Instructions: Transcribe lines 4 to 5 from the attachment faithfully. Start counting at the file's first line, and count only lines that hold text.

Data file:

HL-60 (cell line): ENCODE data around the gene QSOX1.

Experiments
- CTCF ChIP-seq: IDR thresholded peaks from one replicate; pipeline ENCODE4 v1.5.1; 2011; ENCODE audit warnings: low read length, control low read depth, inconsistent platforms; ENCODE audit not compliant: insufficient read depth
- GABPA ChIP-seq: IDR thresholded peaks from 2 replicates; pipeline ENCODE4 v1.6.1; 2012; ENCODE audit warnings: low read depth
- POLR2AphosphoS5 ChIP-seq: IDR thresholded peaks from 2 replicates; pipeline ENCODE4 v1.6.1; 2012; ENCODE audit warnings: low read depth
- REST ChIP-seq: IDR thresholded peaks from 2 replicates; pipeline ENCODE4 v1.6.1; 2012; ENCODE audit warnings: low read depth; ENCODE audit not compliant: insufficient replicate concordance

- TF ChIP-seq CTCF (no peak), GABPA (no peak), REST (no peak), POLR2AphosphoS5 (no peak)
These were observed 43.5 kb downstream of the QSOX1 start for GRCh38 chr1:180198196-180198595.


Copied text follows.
- GABPA ChIP-seq: IDR thresholded peaks from 2 replicates; pipeline ENCODE4 v1.6.1; 2012; ENCODE audit warnings: low read depth
- POLR2AphosphoS5 ChIP-seq: IDR thresholded peaks from 2 replicates; pipeline ENCODE4 v1.6.1; 2012; ENCODE audit warnings: low read depth